The other day I was reading through my 25 Things in My 25th Year list, and wondering how I had failed so dismally to fulfill the big-ticket items I had really wanted to go after this year. Grad school? Waved those deadlines goodbye as they wooshed past me with beating wings. Spend some time in Melbourne? Not going to happen this year either. Continue working on Flyleaf? Kind of a moot point (moot goal?), since I basically did away with Flyleaf and have undergone a 180 degree change in my blogging goals, namely that I no longer have any.


And then my eye fell on the last item on the list: Participate in Nanowrimo. For those who don’t know, Nanowrimo is a challenge in which participants write a 50,000-draft of a novel in 30 days. When I read it, something inside my brain began to hum.


It’s an indication of how far off the mark my actual accomplishments for this year have been in comparison to what I intended to do, as well as a sign of my tendency to overestimate my time management skills that I actually thought that of all the items left on my list, writing a novel in one month seemed to me rather…doable.


So as late summer turned into fall and while I was sitting on a series of trains traversing the length and breadth of some of Switzerland’s most beautiful sights, I started toying with the idea of writing a story about winter. I thought it would be perfect. All the long, hot, sticky Beijing summer I had dreamed about winter. I longed for cold weather, hot tea, woolen leggings, oversized cashmere sweaters, the feeling of coziness conjured up by the sight of snow drifting outside your windows while you remain inside, safe and warm. 


I came up with a plot. I invented a character I liked. I made up a world I wanted to live in myself. I drafted out outlines of chapters, created a writing schedule. And inevitably, I have discovered, as no doubt generations of writers before me have discovered, that between ‘I think I’ll write a story about winter’ to 50,000-word first draft of a novel is a veritable sea of slogging, procrastination, obsessive snacking and tea-drinking. I’m currently at roughly 26,000 words which puts me about 4,000 words behind schedule. I haven’t even reached my first plot point. At this moment, every sentence  I write triggers an avalanche of existentialist angst and self-doubt.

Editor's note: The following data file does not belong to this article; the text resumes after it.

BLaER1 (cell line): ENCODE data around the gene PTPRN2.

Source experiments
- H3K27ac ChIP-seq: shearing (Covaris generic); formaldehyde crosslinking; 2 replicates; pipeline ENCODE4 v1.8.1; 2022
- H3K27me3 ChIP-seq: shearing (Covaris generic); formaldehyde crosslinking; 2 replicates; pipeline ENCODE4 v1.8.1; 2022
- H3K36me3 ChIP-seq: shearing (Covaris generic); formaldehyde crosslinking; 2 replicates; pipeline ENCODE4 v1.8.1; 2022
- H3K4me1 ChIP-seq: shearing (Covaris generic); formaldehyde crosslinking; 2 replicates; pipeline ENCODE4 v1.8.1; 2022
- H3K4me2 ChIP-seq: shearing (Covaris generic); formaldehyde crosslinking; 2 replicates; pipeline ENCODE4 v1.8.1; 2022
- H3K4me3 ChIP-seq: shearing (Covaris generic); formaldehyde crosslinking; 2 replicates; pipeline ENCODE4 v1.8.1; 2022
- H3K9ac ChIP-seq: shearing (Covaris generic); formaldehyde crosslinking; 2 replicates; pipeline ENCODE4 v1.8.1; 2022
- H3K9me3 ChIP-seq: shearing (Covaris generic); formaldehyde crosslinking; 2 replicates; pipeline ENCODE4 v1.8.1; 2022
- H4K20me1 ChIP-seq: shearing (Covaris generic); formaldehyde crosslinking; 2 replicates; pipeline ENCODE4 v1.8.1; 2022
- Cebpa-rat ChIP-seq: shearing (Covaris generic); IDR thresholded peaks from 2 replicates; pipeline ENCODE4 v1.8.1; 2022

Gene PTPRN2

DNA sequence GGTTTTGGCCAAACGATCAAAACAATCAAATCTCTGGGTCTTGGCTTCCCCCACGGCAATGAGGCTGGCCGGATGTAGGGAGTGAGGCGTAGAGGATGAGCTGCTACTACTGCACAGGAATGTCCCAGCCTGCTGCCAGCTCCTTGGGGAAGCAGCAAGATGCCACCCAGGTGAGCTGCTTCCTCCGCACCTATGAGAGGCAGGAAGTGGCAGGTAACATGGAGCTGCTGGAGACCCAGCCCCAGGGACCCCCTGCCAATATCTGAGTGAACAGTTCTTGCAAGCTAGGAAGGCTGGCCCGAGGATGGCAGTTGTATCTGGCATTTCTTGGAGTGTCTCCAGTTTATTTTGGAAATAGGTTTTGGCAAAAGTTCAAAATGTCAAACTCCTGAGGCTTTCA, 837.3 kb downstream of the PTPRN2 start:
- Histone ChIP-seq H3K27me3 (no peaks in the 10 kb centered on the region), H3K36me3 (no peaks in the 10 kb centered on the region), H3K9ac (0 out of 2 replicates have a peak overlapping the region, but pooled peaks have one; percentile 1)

How do people do this? 


The most unexpected thing that has resulted from my foray into Nanowrimo is finding that I have a renewed appreciation for good writing, especially when that good writing is sustained over the course of a sizable novel. When I read books before, it was as if all I could see was the product, as if it was all about me and my enjoyment of it. But now, I appreciate it when a novelist turns out descriptions that are spot on, when his pacing is exquisite, when his dialogue is so illuminating it makes the lightbulb in my brain go crazy. Because I now grasp more fully how goddamn difficult it is. And I’m not entirely sure I’ll ever get there.


For years and years I said I wanted to be a writer, and it’s only now that I’ve realized the arrogance of that statement. Because to paraphrase Thoreau, how vain it is to stand up and say one wants to be a writer, when one has not truly sat down to write.